A Cheat Sheet for Using your JWT Authentication with Django REST Framework to log in to Firebase - HedgeDoc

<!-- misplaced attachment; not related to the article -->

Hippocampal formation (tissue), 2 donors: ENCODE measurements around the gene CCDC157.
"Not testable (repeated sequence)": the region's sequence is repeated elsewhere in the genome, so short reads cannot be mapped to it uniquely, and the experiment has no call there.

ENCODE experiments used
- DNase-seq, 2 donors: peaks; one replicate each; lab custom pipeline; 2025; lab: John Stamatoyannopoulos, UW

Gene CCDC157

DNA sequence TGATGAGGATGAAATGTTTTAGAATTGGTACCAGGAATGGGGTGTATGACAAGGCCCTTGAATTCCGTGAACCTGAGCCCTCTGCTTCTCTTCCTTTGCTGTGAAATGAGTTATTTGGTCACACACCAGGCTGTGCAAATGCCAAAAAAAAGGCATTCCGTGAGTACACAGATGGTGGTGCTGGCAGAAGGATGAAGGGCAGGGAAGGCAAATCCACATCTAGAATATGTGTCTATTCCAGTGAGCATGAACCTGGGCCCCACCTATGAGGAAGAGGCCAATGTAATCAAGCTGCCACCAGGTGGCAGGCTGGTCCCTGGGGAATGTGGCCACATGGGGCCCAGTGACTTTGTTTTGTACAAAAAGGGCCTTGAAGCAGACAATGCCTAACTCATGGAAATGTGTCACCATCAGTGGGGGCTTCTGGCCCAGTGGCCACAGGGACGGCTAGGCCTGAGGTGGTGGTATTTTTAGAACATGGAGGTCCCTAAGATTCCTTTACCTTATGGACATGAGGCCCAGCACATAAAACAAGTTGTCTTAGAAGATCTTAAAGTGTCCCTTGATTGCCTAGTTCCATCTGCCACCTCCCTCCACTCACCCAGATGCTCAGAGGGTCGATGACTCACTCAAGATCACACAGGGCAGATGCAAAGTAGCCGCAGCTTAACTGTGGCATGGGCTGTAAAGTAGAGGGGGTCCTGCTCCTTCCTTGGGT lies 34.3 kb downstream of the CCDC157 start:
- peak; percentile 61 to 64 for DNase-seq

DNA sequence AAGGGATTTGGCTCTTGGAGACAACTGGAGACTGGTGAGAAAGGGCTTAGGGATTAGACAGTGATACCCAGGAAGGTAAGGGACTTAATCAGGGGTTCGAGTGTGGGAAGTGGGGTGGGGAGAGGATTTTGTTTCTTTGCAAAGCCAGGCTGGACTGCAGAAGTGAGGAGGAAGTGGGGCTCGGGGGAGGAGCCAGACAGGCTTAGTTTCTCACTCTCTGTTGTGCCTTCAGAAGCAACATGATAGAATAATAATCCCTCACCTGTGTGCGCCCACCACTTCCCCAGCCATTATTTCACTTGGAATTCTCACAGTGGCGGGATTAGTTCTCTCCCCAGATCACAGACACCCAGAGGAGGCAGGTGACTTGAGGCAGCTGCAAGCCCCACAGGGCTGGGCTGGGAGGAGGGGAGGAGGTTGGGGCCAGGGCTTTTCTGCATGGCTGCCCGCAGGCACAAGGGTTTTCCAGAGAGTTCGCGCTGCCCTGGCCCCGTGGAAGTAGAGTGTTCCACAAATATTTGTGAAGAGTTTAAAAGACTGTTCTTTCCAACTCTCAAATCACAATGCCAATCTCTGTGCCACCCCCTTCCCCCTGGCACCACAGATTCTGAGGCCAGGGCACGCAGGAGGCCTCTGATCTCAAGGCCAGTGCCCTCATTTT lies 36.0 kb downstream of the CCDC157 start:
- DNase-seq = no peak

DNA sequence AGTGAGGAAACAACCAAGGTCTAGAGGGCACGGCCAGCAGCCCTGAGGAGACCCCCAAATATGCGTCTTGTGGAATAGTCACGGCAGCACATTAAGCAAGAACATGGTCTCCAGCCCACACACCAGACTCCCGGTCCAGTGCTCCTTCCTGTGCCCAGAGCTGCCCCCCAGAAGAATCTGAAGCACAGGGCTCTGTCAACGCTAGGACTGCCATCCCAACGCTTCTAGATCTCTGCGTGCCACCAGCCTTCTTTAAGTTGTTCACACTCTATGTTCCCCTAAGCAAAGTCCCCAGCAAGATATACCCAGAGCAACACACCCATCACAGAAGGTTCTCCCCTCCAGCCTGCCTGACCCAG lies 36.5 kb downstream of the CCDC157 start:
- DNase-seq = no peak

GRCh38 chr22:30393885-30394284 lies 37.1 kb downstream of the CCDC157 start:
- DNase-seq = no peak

<center> # A Cheat Sheet for Using your JWT Authentication with Django REST Framework to log in to Firebase *Getting DRF, SimpleJWT and Firebase to play nice.* </center> --- [Firebase](https://firebase.google.com/) is a Google platform composed of more than eighteen products that can speed up the development of mobile and web applications. It has some really nice advanced features, such as real-time updates and horizontal scalability for greenfield software projects. However, applications with a considerable user base can end up being expensive to host on Firebase. For cases like this, it’s usually worth migrating to a different solution like Django. For a general strategy for how to do this, have a look at [How to Migrate from Firebase to Django](https://monadical.com/posts/from-firebase-to-django.html). Whether as a first step towards a larger migration, or a component of a hybrid approach (for example, if you want to augment Firebase with data that has to be hosted on your own servers), sometimes it’s useful to migrate the login process while retaining access to Firebase's services This post gives you a quick cheat sheet for **how to use Firebase services with a token emitted from your Django backend. The token will be both valid for Firebase and for your backend.** This way you’ll also be prepared for any future migrations from Firebase. We will set SimpleJWT, DRF and Django to log in to Firebase. ## Installation and Setup For this setup, we are going to use [DRF](https://www.django-rest-framework.org/) with [SimpleJWT](https://github.com/SimpleJWT/django-rest-framework-simplejwt). First, let’s install the packages. ```bash pip install djangorestframework pip install djangorestframework_simplejwt ``` Then let’s configure DRF to use `JWTAuthentication` and require authenticated requests as default. These SimpleJWT settings tell SimpleJWT to use the appropriate algorithm and set some of the claims required by Firebase without needing to install and call [firebase-admin-python](https://github.com/firebase/firebase-admin-python) to create the token. `settings.py` ```python3 # django-rest-framework - https://www.django-rest-framework.org/api-guide/settings/ REST_FRAMEWORK = { "DEFAULT_AUTHENTICATION_CLASSES": ( "rest_framework_simplejwt.authentication.JWTAuthentication", ), "DEFAULT_PERMISSION_CLASSES": ("rest_framework.permissions.IsAuthenticated",), } # See https://firebase.google.com/docs/auth/admin/create-custom-tokens#create_custom_tokens_using_a_third-party_jwt_library SIMPLE_JWT = { "ALGORITHM": "RS256", "SIGNING_KEY": env.str("FIREBASE_PRIVATE_KEY", multiline=True), "VERIFYING_KEY": env.str("FIREBASE_PUBLIC_KEY", multiline=True), "ISSUER": env.str("FIREBASE_SERVICE_EMAIL"), "USER_ID_CLAIM": "uid", # Firebase allows only max=1h "ACCESS_TOKEN_LIFETIME": timedelta(hours=1), "AUDIENCE": "https://identitytoolkit.googleapis.com/google.identity.identitytoolkit.v1.IdentityToolkit", } ``` Also notice that we loaded the secret and sensitive information (SIGNING_KEY, VERIFYING_KEY, ISSUER) from environment variables for the required [service account](https://firebase.google.com/support/guides/service-accounts). Next we'll need to add URL routes for our token endpoints. `urls.py` ```python3 from django.urls import path from rest_framework_simplejwt.views import TokenRefreshView from .views import FirebaseTokenObtainPairView urlpatterns = [ path('api/token/', FirebaseTokenObtainPairView.as_view(), name='token_obtain_pair'), path('api/token/refresh/', TokenRefreshView.as_view(), name='token_refresh'), # Your other urls …. ] ``` The URL routes need to be connected to views -- let’s add a view to obtain the token pair and a serializer that will add the additional claims required by Firebase. `views.py` ```python3 from django.conf import settings from rest_framework_simplejwt.serializers import TokenObtainPairSerializer from rest_framework_simplejwt.views import TokenObtainPairView class FirebaseTokenObtainPairSerializer(TokenObtainPairSerializer): @classmethod def get_token(cls, user): token = super().get_token(user) # Add custom claims token["sub"] = settings.SIMPLE_JWT.get("ISSUER", "") # When the serializer is called token['exp'] does not reflect the settings.ACCES_TOKEN_LIFETIME # and is set to now + 1day,thus we subtract a day to get iat token["iat"] = token["exp"] - (60 * 60 * 24) # Add additional claims here token["claims"] = {"is_superuser": user.is_superuser, "is_staff": user.is_staff} return token class FirebaseTokenObtainPairView(TokenObtainPairView): serializer_class = FirebaseTokenObtainPairSerializer ``` Here we overrode the view and the serializer to include all of the required fields for Firebase. An alternative approach would be to generate the token with `firebase-admin-python` as follows: ```python3 uid = 'some-uid' additional_claims = { 'premiumAccount': True } custom_token = auth.create_custom_token(uid, additional_claims) ``` When we have the token, we return it at the view. And that's it! We have our token. ## Test Let’s do a quick test with [httpie](https://httpie.org/) and one of our existing Django accounts. ```bash http post localhost:8000/api/token username=test password=test ``` We get a token valid for both our Django backend and Firebase services. Woot. ```bash HTTP/1.1 200 OK allow: POST, OPTIONS content-language: en content-length: 1945 content-type: application/json date: Mon, 19 Oct 2020 21:22:21 GMT server: uvicorn vary: Accept, Accept-Language, Origin x-content-type-options: nosniff x-frame-options: DENY x-xss-protection: 1; mode=block { "access": "eyJ0eXAiOiJKV1QiLCJhbGciOiJSUzI1NiJ9…… ", "refresh":"eyJ0eXAiOiJKV1QiLCJhbGciOiJSUzI1NiJ9…… " } ``` ## Credits and Further Reading 1. https://simpleisbetterthancomplex.com/tutorial/2018/12/19/how-to-use-jwt-authentication-with-django-rest-framework.html 2. https://monadical.com/posts/from-firebase-to-django.html 3. https://firebase.google.com/docs/auth/admin/create-custom-tokens 4. https://firebase.google.com/support/guides/service-accounts